by Ben Stern
The K-12 education community just might be paying too much attention to STEM education.
We have failed to hear the cries of the dying humanities. A lot of ink (text? pixels?) has been spilled over the recent American Academy of Arts and Sciences report on the humanities. In sum, the humanities are dying. The report points to declining Humanities majors and offers recommendations for how to revive it.
For those of us in K-12, the report recommends that we set career and participatory (i.e., democratic participation) readiness as goals, improve teaching, and put more incentivized money into education. Sounds good to me!
At the heart of the humanities’ downward spiral is vocationalism. More and more, Americans view education as career preparation, as opposed to citizenship and life preparation. A STEM education more clearly leads to a well-paying job than one in English or history. What’s more, as technology infuses education, people look to computers as efficient means of providing education, whether in the form of MOOCs, blended learning, or instructional software.
The emphasis on STEM education from the top further reinforces the idea that kids should be preparing for a career in engineering. It’s no surprise, then, that so much of the edtech market – one I’ve gotten to know quite well – focuses so much more on STEM than on the humanities.
Maybe they’re right; maybe the future of the American economy depends on people with coding skills and engineering chops. But, unless technology really does yield a Kubrickian future with HAL 9000 overlords, it will still be human beings running the show.
And as the field of study dedicated to the aspects of our lives that are non-technical, the humanities will be as relevant as ever.
The Relevance Of Humanities
Although it is less obviously beneficial to a person’s career, the study of the humanities affects a person’s character, intellect, and judgment. Reading great books, considering great ideas, examining the patterns of history, and discussing the questions of our world unanswerable by science (or technology, engineering, and math) help a person exercise those STEM skills later in life. These studies also help a person better understand his/her own world and, therefore, enjoy it. What’s more, these activities are rewarding in and of themselves.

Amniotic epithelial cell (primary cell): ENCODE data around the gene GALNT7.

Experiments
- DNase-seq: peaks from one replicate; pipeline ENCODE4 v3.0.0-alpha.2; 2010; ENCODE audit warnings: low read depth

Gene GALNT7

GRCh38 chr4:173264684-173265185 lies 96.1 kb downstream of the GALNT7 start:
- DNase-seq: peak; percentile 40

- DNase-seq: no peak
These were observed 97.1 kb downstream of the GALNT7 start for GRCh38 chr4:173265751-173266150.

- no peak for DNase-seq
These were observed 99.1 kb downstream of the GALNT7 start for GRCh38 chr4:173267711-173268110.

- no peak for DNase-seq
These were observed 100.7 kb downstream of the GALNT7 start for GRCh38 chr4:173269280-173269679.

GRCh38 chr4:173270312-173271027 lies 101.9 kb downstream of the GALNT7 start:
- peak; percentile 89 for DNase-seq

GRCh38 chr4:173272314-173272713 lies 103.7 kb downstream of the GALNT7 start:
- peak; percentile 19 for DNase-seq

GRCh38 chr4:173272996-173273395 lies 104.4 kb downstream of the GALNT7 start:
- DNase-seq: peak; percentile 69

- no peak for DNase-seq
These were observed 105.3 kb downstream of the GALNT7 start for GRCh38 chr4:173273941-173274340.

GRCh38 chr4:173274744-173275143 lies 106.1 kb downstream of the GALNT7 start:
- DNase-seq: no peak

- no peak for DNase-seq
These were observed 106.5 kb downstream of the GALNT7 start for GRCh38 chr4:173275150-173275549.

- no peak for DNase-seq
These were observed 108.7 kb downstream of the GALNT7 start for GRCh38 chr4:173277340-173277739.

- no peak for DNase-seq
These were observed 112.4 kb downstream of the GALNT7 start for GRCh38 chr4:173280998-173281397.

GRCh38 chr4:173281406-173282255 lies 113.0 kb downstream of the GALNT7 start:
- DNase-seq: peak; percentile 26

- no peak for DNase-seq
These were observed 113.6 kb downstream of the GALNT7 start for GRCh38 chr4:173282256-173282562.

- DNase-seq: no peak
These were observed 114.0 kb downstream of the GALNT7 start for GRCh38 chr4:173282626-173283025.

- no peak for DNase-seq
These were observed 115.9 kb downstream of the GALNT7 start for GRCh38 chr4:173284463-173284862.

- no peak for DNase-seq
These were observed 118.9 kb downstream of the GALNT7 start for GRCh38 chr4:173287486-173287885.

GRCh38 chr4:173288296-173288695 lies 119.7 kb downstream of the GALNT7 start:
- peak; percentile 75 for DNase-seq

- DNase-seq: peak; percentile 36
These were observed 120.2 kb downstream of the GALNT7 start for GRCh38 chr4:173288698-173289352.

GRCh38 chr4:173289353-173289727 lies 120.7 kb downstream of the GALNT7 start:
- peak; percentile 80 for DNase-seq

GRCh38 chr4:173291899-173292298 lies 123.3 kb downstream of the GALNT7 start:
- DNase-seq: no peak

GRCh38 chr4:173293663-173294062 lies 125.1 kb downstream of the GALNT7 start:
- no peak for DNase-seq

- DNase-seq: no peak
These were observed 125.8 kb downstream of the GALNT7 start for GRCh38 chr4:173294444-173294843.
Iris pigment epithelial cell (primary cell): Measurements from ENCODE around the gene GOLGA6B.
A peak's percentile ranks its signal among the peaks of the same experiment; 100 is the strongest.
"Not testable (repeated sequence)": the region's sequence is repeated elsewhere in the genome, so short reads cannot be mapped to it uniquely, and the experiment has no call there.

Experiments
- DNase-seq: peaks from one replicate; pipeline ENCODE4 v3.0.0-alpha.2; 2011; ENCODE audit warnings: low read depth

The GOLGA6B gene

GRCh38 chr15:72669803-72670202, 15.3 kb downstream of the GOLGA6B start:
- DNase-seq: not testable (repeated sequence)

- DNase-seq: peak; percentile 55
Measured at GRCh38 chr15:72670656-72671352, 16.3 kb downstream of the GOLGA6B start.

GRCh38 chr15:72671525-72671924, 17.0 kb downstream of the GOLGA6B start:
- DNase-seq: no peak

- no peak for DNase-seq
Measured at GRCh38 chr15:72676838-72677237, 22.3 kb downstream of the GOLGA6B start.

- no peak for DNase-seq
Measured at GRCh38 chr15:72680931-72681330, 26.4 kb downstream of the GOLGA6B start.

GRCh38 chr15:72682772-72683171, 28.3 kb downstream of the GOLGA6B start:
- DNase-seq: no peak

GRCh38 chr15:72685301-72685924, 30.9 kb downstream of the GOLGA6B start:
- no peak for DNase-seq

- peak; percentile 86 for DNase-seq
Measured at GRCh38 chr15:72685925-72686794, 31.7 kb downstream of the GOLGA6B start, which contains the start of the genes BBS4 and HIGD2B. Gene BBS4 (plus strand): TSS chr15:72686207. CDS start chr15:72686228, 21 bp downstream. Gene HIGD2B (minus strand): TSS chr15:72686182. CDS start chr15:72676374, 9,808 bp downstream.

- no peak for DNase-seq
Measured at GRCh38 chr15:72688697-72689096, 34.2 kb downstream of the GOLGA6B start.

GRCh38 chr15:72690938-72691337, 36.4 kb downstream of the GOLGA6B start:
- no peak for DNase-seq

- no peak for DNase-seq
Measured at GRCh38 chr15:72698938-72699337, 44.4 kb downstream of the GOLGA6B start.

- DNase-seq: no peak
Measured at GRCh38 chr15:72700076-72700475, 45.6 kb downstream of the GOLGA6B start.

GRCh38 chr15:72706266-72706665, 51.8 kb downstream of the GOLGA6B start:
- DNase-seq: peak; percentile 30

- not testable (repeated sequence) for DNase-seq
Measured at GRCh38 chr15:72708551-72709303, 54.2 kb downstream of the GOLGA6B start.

They might make a person a better doctor or engineer, since both careers require ethical decisions and value-judgments. But they also help a person enjoy thinking, feeling, and learning, pleasures we owe to our students.
We are short-changing our students if we don’t advocate for a better humanities education as we continue to advocate for more STEM. It doesn’t have to be a tech-free model, either. Technology offers students access to resources, people, and ideas, gives students a voice, offers a platform for discussion, and provides them with creative tools to grapple with their understanding of the world. More edtech companies should consider how technology can enhance the humanities.
More ed reform advocates should include a renewed emphasis on the humanities in their reform. There is room for both STEM and humanities.
An education in writing, reading, and thinking–and understanding what it means to be human–are more important than ever.
Ben Stern is the Academic Liaison for the edtech company Parlor; Image attribution flickr user welovethesky